Arlene Violet: Follow science, not politics

By Arlene Violet
Posted 3/4/21

Let’s cut to the bottom line. First responders, i.e. doctors, nurses, and CNAs were the first to be inoculated with the COVID-19 vaccine because they were the most likely to come in contact …

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Arlene Violet: Follow science, not politics


Let’s cut to the bottom line. First responders, i.e. doctors, nurses, and CNAs were the first to be inoculated with the COVID-19 vaccine because they were the most likely to come in contact with coronavirus patients. They were also most likely to infect those whom they examined, particularly if they were asymptomatic. Enter EMTs, firefighters and police officers. Their very public-intensive jobs brought them into persistent contact with primarily adults and, in the case of EMTs, with seniors who were the population most likely to be infected with severe COVID. Science dictated the priority of their inoculations.

Senior citizens were next in line for inoculation. Studies established the increased likelihood of death or lifelong incapacity of elderly persons who became infected. As part of this group presently being inoculated certain occupations had among its ranks older Americans. Accordingly, teachers, tellers, store employees etc. were in line to secure vaccination because they are in the target group of those most likely to die or be hospitalized.

Who should be next after those 65 years or older or those with 2 or more serious pre-existing conditions are inoculated? Teachers’ union honchos are clamoring for their members, yet for those who are not seniors (who would be inoculated already because of age or health status) their chances of contracting COVID from children are de minimus. Children have a very low viral load even if infected and a massive testing program is in place at Rhode Island schools to minimize exposure.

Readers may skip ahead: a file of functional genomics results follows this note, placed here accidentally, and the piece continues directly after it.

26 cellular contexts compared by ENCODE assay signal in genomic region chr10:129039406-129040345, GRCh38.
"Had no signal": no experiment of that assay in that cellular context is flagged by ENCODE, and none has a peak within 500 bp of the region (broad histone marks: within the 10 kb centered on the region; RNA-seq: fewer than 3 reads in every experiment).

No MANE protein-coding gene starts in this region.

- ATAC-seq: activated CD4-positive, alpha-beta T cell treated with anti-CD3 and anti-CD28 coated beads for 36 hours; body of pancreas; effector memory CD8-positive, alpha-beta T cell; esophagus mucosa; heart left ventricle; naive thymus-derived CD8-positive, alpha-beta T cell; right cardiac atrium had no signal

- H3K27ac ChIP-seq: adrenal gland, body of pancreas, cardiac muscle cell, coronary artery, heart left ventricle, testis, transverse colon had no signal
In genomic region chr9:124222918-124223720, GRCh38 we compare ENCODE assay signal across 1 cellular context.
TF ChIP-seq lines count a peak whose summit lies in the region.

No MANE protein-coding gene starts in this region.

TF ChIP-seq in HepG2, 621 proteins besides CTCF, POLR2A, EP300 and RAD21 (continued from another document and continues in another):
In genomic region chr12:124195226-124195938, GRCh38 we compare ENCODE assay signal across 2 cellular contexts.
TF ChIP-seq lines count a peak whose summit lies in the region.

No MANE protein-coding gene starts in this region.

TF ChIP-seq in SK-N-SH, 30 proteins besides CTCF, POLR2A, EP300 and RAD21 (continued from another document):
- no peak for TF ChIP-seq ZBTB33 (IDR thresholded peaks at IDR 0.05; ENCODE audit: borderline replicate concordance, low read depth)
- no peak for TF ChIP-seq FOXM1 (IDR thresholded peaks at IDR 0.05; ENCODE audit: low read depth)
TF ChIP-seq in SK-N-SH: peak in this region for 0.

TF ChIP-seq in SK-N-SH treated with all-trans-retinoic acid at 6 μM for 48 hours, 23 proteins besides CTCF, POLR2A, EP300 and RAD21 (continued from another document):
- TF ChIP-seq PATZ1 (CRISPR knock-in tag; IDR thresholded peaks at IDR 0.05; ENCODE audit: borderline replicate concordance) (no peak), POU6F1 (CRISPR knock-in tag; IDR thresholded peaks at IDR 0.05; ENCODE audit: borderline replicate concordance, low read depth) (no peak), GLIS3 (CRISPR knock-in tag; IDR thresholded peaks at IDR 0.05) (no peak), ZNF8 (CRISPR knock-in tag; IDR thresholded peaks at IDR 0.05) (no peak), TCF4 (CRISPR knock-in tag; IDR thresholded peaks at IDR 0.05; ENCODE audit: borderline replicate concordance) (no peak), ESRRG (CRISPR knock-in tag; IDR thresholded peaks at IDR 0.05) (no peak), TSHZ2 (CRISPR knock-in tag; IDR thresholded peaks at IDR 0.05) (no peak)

The next group(s) should be those who are exposed to the public most likely to be infected. It is disheartening, for example, that RIPTA bus drivers who have requested a priority for the last 2 months have not received an answer as to where they are on the list. Generally, even with a limit of 15 passengers, many of whom are elderly and no longer driving or low-income riders from urban areas where the virus counts are high, the driver is exposed to 90 people a shift. Surely, these drivers should be a priority, along with clerks in grocery stores, pharmacies, hairdressers who come in contact with a dozen customers a day, wait staff,etc. Only an elitist attitude would relegate these workers to a lesser rung on the totem pole. Occupations which bring minimum wage workers into necessary but close contact with those most likely to be infected should be next in line.

The initial instinct of Lieutenant Governor, Dan McKee, to prioritize his fellow politicians bespeaks the very attitude that occupationally some people are more important than others even though their risk is low. Those truly at risk would be already inoculated because of age or medical conditions in those professions. Lawyers per se are not more important than the produce delivery driver.

As Gina Raimondo heads to D.C. at least voters should recognize that she followed the science. Being number 1 in testing in the country by necessity unearthed more covid deaths and infections. That’s the reason why then President Donald Trump wanted to reduce testing to protect himself from his incompetence in handling the pandemic. Her standard of reducing hospitalizations as a priority was a correct one even if she looked bad. Her successor would do well to follow science and ditch political gain as the metric.

Arlene Violet is an attorney and former Rhode Island Attorney General.

Arlene Violet

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